Rex On The Trail, Brian Prince (2D)

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  10 October 2004
Rex On The Trail, Brian Prince (2D)



Title: Rex On The Trail
Name: Brian Prince
Country: United States
Software: (Other)

This piece, while finished, is admittedly a bit loose. If it gets rejected on those grounds, I'll totally understand.

Anyhow, this is something I did on a whim last night, and I'm fairly happy with how it turned out. The main thing I was after was to give an impression of dappled forest light, and a dusty, dry atmosphere.

Done in Corel Photopaint 10, though I'm not really doing anything that couldn't be done in Photoshop.
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Brian "balistic" Prince
"tessellaters gonna tessellate"
digital art / hi-tech soul music
 
  10 October 2004
Oh, it's nice, it's really nice...

Good work on the light and the leaves - real nice texture there.
The Rex is fine, but look almost a little plump.. maybe he needs to go on a diet
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  10 October 2004
brilliant!!! love the loose style, considering the time and purpose it's very very well done dude..

congrats!
 
  10 October 2004
Thumbs up

Great lighting, nice and loose.
 
  10 October 2004
Well balistic, you ht the dappled sunlight business spot on. Very very well done. I find that the Rexs head looks a bit odd but the impression of bulk in the forest is well achieved. I am truly impressed by the work you have done on the moss on the tree lying on the ground in the foreground. Excellent.

Good work.
 
  10 October 2004
Thank you!
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Brian "balistic" Prince
"tessellaters gonna tessellate"
digital art / hi-tech soul music
 
  10 October 2004
Looks good. The shadows of the sun light coming throught the trees looks really cool, along with the T-Rex. The only think that looks a little strange is the head of the Rex, but other than that it looks good.
 
  10 October 2004
OMG!! You gotta try this!!!

I was looking at your painting at my school computer earlier today and i thought it was insanely amazing: it gave a great erie mood and had terrific lighting. You mentioned in your description that it was a rough sketch and i had no idea what you were talking about, it was so perfect!

Then, i came home and used my computer (the screen i have here is much better than the ones at school). And i looked at your piece again and saw a COMPLETE change. I saw the "rough" you were talking about and the artwork didn't have the same effect on me.

Try darkening the ENTIRE picture. What i saw was a silhoutte of the T-rex and where the sun is coming down on him is where i could see the true color of his scales...the rest of him was barely visible but you could still see a little itty bitty bit of the detail...and his eye looked completely shadowed.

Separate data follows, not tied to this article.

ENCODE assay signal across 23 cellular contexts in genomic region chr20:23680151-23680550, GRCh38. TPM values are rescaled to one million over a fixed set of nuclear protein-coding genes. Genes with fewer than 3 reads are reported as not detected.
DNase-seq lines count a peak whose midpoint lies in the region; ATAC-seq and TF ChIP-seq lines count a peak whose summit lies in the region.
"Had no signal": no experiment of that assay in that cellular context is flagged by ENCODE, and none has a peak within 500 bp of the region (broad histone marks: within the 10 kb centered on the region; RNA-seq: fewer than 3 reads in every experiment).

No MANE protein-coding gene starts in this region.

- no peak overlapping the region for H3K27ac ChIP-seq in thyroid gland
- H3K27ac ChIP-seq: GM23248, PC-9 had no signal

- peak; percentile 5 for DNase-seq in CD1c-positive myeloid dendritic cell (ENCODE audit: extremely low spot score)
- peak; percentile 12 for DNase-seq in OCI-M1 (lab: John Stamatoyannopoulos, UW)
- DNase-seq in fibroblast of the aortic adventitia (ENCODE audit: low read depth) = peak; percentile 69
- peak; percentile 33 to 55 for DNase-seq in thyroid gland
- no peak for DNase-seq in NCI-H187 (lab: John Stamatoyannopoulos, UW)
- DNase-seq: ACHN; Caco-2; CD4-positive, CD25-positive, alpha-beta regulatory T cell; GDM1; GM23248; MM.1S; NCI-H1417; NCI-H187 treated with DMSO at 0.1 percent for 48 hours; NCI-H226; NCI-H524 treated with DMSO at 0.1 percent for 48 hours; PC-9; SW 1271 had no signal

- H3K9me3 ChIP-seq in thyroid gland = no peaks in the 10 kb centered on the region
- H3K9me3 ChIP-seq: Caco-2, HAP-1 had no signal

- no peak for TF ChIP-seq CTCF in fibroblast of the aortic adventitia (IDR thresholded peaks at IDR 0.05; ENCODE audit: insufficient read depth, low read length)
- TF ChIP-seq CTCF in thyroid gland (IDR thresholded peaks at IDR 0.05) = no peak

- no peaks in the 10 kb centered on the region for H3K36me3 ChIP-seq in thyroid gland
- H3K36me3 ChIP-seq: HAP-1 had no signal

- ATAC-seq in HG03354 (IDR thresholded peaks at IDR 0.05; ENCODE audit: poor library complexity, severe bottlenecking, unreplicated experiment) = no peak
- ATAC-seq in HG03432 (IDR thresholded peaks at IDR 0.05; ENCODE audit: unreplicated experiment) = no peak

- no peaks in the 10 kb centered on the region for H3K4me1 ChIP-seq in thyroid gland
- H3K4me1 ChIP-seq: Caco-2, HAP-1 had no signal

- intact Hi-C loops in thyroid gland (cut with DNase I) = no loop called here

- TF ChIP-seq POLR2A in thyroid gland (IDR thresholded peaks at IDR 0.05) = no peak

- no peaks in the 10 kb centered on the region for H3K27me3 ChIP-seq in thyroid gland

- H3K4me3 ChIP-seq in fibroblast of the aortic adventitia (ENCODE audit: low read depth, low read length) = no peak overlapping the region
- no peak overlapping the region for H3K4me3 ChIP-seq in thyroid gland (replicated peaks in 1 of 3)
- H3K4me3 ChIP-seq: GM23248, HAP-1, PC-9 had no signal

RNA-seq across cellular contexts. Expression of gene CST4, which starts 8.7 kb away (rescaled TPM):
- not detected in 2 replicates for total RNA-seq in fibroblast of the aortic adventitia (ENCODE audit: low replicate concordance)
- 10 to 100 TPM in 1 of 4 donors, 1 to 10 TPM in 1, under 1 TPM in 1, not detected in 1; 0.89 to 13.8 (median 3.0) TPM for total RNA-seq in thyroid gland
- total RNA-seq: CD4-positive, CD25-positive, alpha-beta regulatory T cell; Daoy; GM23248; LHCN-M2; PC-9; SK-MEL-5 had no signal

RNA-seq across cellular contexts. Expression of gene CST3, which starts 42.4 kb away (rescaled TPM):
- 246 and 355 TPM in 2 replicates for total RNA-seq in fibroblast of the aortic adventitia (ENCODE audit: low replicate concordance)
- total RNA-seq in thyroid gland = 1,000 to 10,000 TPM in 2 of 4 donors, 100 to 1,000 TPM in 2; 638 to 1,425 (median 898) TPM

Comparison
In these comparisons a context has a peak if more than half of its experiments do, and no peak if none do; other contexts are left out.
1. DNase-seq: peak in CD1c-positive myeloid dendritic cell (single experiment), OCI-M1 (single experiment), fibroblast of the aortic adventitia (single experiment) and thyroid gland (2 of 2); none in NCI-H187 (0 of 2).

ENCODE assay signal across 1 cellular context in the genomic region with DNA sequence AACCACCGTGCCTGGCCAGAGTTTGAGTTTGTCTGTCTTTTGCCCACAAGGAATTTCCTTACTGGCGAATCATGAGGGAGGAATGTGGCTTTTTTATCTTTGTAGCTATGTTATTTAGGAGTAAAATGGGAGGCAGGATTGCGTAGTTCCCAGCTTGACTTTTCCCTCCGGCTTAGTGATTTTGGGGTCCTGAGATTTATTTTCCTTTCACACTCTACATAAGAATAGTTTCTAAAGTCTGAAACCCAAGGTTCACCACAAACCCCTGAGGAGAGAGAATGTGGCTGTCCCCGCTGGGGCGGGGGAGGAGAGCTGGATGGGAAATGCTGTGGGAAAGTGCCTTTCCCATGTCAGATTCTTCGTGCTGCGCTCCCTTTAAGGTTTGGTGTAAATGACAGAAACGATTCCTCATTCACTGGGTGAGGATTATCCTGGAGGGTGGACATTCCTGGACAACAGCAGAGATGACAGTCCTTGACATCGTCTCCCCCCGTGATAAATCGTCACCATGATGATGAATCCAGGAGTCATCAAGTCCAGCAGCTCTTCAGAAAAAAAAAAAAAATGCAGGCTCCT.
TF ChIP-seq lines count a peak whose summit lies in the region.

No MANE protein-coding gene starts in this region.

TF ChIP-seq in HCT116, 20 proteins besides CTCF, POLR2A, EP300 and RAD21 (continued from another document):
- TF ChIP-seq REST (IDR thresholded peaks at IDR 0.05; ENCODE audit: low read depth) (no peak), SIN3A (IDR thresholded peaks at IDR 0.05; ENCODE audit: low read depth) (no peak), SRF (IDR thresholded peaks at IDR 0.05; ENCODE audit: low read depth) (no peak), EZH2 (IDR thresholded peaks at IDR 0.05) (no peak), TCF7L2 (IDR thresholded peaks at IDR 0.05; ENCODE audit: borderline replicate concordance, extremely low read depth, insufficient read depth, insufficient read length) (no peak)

It was an intense feeling that i dont usually get from paintings. See if you can make it happen


Great job by the way! i absolutely love the lighting and composition
 
  10 October 2004
Megzin: You've hit on one of the most frustrating problems of digital art. There is such a huge variance in consumer display devices that brights and darks become very difficult to work in, because you never know how they're going to look for someone else. If I don't have my monitor set bright enough, I don't know what's going on in my shadows, but if I set it too bright, the image is going to seem washed-out for anyone viewing it with a less aggressive setting.

Unfortunately, I don't see much of a solution to the problem, short of standardizing on some sort of automatic white-point calibration system for display adapters, in conjunction with a HDRI web-ready image format.

Thanks for the feedback though. For someone who works so much with shadows, it's definitely an ogre I wrestle with.
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Brian "balistic" Prince
"tessellaters gonna tessellate"
digital art / hi-tech soul music
 
  01 January 2005
Hey balistic,

One thing that might help you in getting accurate colors is working on a Mac. I know that we are all use to working on PC's, but for true colors (print) there's no other way to go. Now this still doesn't solve the problem of how the rest of the world will view your paintings on the net, but it will insure that the color you are seeing on your screen is the color that will be printed. I don't know how much print you actually do, but it's nice to know that if you ever have a gallery or do work for print, you won't have too much of a problem with the translation of color. What you see is what you get...I don't like working with Macs myself...but man are the colors beautiful. There's nothing like a Mac monitor. That's why all the graphics folk work with them.

...and to all those PC peeps out there that can really appreciate a good digital painting, I highly recommend watching them on a Mac monitor. You'll be amazed at the difference. TRUE COLORS! It's like watching a Rembrandt in a book versus in a museum.
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Jose Saenz
Illustrator/Designer
Miami, Fl
Port: http://mojodesign.blog.com
Weekly Sketch Blog: http://moremojo.blogspot.com
 
  01 January 2005
Yo Jose.

I've found that when I get lightjet prints done they almost always match my monitor exactly. Because there's no pigment involved (it's a photographic process), the image never leaves RGB color space. The conversion to CMYK is what kills most images that were painted in RGB. Lightjet avoids that by never leaving RGB.

I don't like the surface quality of a lightjet as much as I like a nice velvety pigment-based print, but the colors and values seem to be more true to the digital file.
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Brian "balistic" Prince
"tessellaters gonna tessellate"
digital art / hi-tech soul music
 
  01 January 2006
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